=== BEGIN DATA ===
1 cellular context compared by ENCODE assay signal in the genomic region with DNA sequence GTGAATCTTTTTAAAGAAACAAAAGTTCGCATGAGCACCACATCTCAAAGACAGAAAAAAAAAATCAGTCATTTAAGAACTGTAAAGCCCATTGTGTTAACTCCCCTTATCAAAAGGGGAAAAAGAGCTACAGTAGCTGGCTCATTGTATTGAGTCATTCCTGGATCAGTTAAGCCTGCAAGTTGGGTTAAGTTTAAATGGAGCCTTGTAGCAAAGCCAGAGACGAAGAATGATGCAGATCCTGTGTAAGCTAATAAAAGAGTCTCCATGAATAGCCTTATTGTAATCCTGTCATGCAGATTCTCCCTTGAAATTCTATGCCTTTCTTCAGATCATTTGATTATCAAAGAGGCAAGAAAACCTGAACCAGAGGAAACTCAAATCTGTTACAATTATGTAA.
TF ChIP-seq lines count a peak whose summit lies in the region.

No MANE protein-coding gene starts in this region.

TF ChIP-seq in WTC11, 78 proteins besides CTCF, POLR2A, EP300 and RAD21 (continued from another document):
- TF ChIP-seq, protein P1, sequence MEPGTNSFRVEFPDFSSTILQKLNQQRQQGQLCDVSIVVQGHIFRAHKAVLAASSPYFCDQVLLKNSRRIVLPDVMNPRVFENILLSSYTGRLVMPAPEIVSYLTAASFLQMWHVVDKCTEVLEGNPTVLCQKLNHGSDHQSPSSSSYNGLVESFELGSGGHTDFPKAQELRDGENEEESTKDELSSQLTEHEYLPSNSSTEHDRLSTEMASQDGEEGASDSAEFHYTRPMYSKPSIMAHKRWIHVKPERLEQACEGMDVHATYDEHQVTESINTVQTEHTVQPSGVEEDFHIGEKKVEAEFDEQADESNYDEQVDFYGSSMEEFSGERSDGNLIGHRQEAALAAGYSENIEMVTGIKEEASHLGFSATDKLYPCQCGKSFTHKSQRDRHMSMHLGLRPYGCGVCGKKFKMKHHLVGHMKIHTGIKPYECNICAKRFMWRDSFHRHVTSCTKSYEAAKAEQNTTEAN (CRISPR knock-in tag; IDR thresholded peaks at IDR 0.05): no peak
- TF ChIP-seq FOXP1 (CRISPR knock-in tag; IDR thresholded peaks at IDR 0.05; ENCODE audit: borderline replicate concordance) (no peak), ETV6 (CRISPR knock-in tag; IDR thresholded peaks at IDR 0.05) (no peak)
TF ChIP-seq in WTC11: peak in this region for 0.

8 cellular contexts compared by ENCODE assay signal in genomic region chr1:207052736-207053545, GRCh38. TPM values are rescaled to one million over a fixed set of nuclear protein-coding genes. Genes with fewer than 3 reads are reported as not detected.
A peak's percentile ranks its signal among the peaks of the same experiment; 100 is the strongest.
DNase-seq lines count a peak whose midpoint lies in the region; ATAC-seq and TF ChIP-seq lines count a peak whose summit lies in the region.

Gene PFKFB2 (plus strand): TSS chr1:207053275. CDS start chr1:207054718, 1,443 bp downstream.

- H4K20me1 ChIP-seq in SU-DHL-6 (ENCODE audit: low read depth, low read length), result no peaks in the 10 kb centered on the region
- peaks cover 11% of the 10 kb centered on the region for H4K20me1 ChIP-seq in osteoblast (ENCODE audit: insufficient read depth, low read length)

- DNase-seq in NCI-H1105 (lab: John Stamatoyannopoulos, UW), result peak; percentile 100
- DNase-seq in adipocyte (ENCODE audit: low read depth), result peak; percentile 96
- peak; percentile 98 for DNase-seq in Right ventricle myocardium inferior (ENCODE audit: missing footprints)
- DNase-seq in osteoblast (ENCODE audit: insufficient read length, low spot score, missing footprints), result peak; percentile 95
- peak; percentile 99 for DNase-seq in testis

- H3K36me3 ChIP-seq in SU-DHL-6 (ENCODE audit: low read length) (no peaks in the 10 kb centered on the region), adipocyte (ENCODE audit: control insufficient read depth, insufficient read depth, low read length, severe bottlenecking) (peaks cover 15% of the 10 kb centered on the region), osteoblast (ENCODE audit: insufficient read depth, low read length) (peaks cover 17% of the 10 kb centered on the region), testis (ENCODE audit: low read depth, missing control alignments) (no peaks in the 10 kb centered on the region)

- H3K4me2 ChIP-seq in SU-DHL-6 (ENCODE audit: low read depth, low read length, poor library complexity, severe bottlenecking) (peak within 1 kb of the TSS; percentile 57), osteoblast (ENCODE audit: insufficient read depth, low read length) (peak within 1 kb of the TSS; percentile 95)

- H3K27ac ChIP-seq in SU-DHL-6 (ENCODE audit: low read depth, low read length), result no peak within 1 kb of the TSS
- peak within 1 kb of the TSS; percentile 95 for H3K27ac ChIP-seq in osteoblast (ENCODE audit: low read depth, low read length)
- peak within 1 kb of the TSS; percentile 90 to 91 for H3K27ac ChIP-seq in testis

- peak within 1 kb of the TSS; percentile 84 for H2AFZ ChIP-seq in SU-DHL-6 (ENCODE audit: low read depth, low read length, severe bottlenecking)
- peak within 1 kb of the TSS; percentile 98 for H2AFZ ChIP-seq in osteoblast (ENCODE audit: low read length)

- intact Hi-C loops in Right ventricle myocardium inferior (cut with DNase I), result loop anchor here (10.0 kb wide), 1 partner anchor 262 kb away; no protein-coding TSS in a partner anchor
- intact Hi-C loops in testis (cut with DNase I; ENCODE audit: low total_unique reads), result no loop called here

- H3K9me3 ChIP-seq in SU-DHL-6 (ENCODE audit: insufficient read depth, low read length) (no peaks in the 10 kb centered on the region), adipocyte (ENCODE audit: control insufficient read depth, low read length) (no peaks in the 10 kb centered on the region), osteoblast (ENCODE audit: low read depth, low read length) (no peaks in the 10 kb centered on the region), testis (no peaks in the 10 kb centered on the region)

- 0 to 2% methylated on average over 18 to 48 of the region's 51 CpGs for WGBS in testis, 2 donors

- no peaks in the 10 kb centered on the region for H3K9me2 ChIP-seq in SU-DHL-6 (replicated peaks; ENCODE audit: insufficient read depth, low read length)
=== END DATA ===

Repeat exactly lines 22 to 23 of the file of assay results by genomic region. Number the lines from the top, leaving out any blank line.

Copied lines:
- peak within 1 kb of the TSS; percentile 95 for H3K27ac ChIP-seq in osteoblast (ENCODE audit: low read depth, low read length)
- peak within 1 kb of the TSS; percentile 90 to 91 for H3K27ac ChIP-seq in testis